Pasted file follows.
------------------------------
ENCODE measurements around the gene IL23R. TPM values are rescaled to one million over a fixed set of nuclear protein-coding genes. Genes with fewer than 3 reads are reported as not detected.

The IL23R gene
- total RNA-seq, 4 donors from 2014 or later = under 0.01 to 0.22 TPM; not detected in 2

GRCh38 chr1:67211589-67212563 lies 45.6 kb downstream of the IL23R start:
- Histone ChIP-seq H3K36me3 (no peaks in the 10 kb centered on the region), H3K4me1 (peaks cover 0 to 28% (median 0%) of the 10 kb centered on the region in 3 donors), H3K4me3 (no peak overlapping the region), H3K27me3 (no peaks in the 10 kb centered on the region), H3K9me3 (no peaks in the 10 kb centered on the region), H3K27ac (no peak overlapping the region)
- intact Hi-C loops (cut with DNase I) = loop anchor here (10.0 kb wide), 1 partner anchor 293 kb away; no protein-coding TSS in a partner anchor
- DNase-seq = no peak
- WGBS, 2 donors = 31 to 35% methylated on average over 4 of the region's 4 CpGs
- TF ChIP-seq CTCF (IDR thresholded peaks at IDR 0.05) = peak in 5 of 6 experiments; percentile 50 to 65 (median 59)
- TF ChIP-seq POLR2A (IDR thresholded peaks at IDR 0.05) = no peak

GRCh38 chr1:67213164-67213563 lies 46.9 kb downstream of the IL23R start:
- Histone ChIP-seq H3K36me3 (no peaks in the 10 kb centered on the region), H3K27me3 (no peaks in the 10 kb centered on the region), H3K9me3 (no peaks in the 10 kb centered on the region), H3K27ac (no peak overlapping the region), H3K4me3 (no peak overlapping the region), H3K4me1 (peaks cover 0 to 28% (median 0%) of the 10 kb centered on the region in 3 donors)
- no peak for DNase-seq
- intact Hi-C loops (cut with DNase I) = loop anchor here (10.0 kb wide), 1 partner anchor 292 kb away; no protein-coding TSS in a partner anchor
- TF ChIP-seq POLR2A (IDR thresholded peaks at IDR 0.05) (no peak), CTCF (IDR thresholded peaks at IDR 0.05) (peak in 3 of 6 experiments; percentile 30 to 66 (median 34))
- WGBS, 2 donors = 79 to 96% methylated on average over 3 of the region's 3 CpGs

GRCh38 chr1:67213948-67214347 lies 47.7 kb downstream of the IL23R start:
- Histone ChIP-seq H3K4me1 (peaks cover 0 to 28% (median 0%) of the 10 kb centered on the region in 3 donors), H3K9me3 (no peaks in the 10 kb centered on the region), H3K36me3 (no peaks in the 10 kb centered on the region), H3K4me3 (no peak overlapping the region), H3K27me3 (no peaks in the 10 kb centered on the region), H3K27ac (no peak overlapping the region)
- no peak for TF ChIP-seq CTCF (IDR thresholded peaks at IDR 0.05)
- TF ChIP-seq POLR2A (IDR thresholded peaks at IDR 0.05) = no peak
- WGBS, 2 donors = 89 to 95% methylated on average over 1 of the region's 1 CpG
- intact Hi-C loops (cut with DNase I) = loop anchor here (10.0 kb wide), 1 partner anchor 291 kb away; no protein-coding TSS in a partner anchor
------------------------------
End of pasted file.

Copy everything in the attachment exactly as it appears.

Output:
ENCODE measurements around the gene IL23R. TPM values are rescaled to one million over a fixed set of nuclear protein-coding genes. Genes with fewer than 3 reads are reported as not detected.

The IL23R gene
- total RNA-seq, 4 donors from 2014 or later = under 0.01 to 0.22 TPM; not detected in 2

GRCh38 chr1:67211589-67212563 lies 45.6 kb downstream of the IL23R start:
- Histone ChIP-seq H3K36me3 (no peaks in the 10 kb centered on the region), H3K4me1 (peaks cover 0 to 28% (median 0%) of the 10 kb centered on the region in 3 donors), H3K4me3 (no peak overlapping the region), H3K27me3 (no peaks in the 10 kb centered on the region), H3K9me3 (no peaks in the 10 kb centered on the region), H3K27ac (no peak overlapping the region)
- intact Hi-C loops (cut with DNase I) = loop anchor here (10.0 kb wide), 1 partner anchor 293 kb away; no protein-coding TSS in a partner anchor
- DNase-seq = no peak
- WGBS, 2 donors = 31 to 35% methylated on average over 4 of the region's 4 CpGs
- TF ChIP-seq CTCF (IDR thresholded peaks at IDR 0.05) = peak in 5 of 6 experiments; percentile 50 to 65 (median 59)
- TF ChIP-seq POLR2A (IDR thresholded peaks at IDR 0.05) = no peak

GRCh38 chr1:67213164-67213563 lies 46.9 kb downstream of the IL23R start:
- Histone ChIP-seq H3K36me3 (no peaks in the 10 kb centered on the region), H3K27me3 (no peaks in the 10 kb centered on the region), H3K9me3 (no peaks in the 10 kb centered on the region), H3K27ac (no peak overlapping the region), H3K4me3 (no peak overlapping the region), H3K4me1 (peaks cover 0 to 28% (median 0%) of the 10 kb centered on the region in 3 donors)
- no peak for DNase-seq
- intact Hi-C loops (cut with DNase I) = loop anchor here (10.0 kb wide), 1 partner anchor 292 kb away; no protein-coding TSS in a partner anchor
- TF ChIP-seq POLR2A (IDR thresholded peaks at IDR 0.05) (no peak), CTCF (IDR thresholded peaks at IDR 0.05) (peak in 3 of 6 experiments; percentile 30 to 66 (median 34))
- WGBS, 2 donors = 79 to 96% methylated on average over 3 of the region's 3 CpGs

GRCh38 chr1:67213948-67214347 lies 47.7 kb downstream of the IL23R start:
- Histone ChIP-seq H3K4me1 (peaks cover 0 to 28% (median 0%) of the 10 kb centered on the region in 3 donors), H3K9me3 (no peaks in the 10 kb centered on the region), H3K36me3 (no peaks in the 10 kb centered on the region), H3K4me3 (no peak overlapping the region), H3K27me3 (no peaks in the 10 kb centered on the region), H3K27ac (no peak overlapping the region)
- no peak for TF ChIP-seq CTCF (IDR thresholded peaks at IDR 0.05)
- TF ChIP-seq POLR2A (IDR thresholded peaks at IDR 0.05) = no peak
- WGBS, 2 donors = 89 to 95% methylated on average over 1 of the region's 1 CpG
- intact Hi-C loops (cut with DNase I) = loop anchor here (10.0 kb wide), 1 partner anchor 291 kb away; no protein-coding TSS in a partner anchor